Differences in the built characteristics of communities might influence the health and well-being of residents with chronic spinal cord injury, according to scientists researching disability outcomes.
In a study of New Jersey residents with SCI, researchers found that living in communities with more heterogeneous land use was less beneficial to the residents’ perceived health. An article detailing the findings was published in the September issue of the Archives of Physical Medicine & Rehabilitation.
Study authors are Amanda Botticello, PhD, MPH, of Kessler Foundation in West Orange, N.J.; Tanya Rohrbach, MS, of Raritan Valley Community College in Branchburg, N.J.; and Nicole Cobbold, BS, of the University of Pennsylvania Graduate School of Education in Philadelphia.
“We found that living in areas with greater mixed land use (residential, commercial, industrial or recreational) was associated with poorer perceived health among people with SCI in New Jersey,” Botticello, a senior research scientist in outcomes and assessment research at Kessler, said in a news release. “This contrasts with studies in the general population, which appears to benefit from living in more populated areas with mixed land use. What benefits the healthy population may not benefit people with limited mobility, such as individuals with SCI.”
Past studies have shown neighborhood characteristics such as open space, mixed land use and the condition, proximity and accessibility of infrastructure such as parks, sidewalks, recreational facilities and transportation influences physical activity and health among people in the general population. However, according to the release, few studies have investigated the relevance of these community characteristics on the health and well-being for people with disabilities including SCI.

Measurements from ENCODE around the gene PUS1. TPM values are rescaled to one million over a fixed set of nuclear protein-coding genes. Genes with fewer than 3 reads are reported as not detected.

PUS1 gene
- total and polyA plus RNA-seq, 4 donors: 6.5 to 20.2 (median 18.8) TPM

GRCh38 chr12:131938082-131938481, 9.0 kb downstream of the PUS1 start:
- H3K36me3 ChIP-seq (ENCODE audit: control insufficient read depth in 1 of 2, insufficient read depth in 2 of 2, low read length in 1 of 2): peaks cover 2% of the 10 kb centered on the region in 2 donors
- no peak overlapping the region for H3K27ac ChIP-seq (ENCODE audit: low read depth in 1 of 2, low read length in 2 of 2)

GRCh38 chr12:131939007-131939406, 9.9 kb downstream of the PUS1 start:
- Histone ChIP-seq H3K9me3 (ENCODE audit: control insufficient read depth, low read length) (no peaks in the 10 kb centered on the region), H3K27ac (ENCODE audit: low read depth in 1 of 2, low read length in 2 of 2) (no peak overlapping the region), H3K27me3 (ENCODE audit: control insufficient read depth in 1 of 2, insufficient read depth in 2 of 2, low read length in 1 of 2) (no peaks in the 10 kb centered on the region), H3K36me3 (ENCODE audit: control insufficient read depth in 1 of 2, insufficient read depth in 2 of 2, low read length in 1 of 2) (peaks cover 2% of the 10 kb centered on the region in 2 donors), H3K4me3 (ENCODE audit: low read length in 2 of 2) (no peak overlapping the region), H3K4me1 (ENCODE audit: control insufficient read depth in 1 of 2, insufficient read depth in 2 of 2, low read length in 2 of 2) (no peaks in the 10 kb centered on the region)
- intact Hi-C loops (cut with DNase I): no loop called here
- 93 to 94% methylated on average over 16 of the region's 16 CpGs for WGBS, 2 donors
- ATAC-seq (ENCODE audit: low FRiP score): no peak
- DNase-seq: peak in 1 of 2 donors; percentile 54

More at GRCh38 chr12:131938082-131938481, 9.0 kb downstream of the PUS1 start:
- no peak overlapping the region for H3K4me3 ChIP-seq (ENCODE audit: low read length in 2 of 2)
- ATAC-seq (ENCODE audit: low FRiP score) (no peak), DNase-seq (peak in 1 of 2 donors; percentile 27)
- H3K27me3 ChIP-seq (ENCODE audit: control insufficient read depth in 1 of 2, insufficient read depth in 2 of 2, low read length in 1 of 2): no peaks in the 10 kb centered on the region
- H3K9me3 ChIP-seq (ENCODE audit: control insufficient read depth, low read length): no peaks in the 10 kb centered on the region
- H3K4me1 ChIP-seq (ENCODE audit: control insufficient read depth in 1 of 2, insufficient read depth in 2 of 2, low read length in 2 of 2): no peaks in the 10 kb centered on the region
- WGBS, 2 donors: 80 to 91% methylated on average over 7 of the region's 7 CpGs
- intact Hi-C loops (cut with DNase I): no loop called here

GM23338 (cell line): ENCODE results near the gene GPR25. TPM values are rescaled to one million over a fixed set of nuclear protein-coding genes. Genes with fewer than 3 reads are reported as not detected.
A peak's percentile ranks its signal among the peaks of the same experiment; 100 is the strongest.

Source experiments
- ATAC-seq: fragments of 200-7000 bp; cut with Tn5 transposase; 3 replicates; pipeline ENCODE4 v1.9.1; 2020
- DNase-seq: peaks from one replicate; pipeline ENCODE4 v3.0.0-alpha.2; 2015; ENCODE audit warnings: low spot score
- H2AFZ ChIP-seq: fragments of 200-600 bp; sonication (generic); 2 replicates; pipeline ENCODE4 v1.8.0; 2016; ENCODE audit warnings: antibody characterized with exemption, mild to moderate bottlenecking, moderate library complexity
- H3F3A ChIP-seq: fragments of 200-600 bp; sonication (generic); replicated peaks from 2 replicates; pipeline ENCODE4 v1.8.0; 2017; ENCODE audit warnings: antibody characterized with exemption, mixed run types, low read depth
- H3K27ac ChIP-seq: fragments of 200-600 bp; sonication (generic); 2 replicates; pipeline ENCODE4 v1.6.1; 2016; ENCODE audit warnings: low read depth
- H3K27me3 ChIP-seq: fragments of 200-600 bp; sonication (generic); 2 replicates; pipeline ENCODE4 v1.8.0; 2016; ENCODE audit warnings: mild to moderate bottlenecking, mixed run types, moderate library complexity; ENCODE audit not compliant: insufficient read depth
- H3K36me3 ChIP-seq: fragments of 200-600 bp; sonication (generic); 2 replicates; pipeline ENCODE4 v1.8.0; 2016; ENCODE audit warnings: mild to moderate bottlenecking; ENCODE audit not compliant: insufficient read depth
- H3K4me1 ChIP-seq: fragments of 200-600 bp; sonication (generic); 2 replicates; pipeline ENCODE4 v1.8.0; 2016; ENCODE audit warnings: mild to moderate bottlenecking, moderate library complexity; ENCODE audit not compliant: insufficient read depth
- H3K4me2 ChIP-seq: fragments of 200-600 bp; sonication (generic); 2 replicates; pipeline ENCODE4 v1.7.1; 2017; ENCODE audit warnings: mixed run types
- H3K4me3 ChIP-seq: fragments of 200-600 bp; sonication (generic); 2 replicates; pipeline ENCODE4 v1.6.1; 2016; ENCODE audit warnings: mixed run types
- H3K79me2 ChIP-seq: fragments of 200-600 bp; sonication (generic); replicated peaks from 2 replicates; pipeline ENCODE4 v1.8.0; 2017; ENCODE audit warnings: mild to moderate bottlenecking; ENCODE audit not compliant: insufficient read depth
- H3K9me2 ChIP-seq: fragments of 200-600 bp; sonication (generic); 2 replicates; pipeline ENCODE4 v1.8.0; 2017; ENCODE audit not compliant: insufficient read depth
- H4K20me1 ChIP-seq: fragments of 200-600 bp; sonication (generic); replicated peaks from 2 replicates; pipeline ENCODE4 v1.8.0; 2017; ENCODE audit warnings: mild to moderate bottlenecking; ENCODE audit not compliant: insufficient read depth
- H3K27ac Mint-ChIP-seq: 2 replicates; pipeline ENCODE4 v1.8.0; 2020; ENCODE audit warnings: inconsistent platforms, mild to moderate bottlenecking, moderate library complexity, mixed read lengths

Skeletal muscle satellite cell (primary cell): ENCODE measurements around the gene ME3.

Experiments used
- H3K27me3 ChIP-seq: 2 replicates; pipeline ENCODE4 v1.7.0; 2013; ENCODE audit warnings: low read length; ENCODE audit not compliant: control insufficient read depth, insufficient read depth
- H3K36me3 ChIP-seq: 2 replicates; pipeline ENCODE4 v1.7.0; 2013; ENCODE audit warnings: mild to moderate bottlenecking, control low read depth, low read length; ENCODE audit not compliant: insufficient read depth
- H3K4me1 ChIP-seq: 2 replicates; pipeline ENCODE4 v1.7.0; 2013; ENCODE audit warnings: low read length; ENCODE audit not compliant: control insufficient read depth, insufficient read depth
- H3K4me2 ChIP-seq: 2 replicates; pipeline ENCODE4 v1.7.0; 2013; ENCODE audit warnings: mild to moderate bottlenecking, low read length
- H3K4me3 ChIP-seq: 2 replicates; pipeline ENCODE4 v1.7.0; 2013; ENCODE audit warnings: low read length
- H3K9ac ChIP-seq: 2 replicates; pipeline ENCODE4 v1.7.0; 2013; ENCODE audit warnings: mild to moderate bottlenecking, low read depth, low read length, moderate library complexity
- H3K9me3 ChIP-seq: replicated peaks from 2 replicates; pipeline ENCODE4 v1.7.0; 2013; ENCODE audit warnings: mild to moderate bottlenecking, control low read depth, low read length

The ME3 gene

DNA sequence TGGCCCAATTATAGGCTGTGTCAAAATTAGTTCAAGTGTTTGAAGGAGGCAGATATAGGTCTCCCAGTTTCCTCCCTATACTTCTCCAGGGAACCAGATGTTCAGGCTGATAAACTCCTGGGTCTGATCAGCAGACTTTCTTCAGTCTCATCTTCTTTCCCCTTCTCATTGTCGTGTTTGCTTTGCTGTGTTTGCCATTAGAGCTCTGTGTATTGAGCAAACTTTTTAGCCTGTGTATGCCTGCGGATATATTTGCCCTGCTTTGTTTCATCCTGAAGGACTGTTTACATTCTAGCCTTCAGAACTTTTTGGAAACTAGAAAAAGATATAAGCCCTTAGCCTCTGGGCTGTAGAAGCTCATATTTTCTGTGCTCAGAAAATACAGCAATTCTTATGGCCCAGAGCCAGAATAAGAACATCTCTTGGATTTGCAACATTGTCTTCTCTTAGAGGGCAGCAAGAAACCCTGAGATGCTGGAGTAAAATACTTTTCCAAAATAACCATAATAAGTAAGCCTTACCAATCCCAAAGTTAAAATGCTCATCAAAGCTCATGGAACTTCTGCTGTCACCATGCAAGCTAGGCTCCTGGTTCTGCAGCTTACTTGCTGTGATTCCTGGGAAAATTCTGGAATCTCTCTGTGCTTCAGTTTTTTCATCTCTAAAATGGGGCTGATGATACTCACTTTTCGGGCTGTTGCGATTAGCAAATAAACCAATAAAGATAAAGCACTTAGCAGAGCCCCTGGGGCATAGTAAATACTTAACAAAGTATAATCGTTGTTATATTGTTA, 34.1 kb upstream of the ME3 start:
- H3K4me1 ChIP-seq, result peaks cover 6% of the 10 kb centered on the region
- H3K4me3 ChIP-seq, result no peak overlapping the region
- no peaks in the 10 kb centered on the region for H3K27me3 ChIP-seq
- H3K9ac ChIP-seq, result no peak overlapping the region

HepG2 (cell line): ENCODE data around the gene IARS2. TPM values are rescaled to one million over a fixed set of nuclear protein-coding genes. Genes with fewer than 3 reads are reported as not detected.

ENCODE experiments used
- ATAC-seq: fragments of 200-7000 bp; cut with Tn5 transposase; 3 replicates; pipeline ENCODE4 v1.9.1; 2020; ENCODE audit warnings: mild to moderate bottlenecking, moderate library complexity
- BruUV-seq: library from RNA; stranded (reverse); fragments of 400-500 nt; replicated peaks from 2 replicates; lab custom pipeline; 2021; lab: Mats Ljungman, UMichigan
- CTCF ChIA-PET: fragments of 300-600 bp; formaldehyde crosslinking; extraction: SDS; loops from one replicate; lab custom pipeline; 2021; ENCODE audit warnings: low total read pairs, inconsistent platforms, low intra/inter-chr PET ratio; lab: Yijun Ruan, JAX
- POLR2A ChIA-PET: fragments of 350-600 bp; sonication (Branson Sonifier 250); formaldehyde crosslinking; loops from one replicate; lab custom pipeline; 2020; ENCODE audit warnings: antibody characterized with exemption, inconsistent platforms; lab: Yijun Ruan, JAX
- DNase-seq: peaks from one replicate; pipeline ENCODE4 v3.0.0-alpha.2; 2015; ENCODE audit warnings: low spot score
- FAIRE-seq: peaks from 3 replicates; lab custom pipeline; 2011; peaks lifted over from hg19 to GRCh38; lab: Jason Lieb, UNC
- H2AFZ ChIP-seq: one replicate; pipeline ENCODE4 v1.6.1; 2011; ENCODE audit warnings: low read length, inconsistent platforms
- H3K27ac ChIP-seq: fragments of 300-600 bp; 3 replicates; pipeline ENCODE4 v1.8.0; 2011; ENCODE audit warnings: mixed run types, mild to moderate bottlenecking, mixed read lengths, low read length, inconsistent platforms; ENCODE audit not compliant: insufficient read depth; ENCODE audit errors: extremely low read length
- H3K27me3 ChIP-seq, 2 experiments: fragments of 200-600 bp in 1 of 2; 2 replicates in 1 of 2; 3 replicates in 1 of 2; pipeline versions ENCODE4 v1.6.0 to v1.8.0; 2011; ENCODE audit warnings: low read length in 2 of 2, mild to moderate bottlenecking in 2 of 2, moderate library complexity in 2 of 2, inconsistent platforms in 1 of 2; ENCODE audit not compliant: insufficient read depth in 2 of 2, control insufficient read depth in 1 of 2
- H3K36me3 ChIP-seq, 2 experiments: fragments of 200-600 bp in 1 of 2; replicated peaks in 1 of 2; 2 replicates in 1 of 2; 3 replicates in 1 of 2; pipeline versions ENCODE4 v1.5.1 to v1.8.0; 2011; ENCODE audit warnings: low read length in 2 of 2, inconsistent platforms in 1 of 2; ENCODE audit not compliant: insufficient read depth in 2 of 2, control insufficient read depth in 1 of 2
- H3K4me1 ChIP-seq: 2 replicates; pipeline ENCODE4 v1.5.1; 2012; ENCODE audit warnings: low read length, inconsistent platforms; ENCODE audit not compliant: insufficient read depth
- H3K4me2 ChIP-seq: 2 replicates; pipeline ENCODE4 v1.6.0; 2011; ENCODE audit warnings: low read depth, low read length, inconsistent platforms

This study was based on survey data for a pool of 503 people from the federally funded Spinal Cord Injury System, or SCIMS, database and Geographic Information Systems data. Participants in the SCIMS database are patients who were treated for SCI at a participating inpatient rehab facility and agree to complete follow-up interviews one year after discharge and subsequent follow-up interviews every five years. Researchers matched the participants’ addresses with GIS data on the surrounding areas.
“Understanding the relationship between disability and the environment is essential to supporting optimal adjustment and outcomes in vulnerable populations,” Botticello said in the release. “Including community risk factors in future investigations may help improve health and well-being by identifying individuals at risk for poorer outcomes.”
Botticello is a co-investigator in the federally funded model system and the Northern New Jersey SCI System and serves as an associate professor at Rutgers-New Jersey Medical School in Newark.
This research was supported by funding from the Eunice Kennedy Shriver National Institute of Child Health and Development and the National Institute for Disability Independent Living and Rehabilitation Research.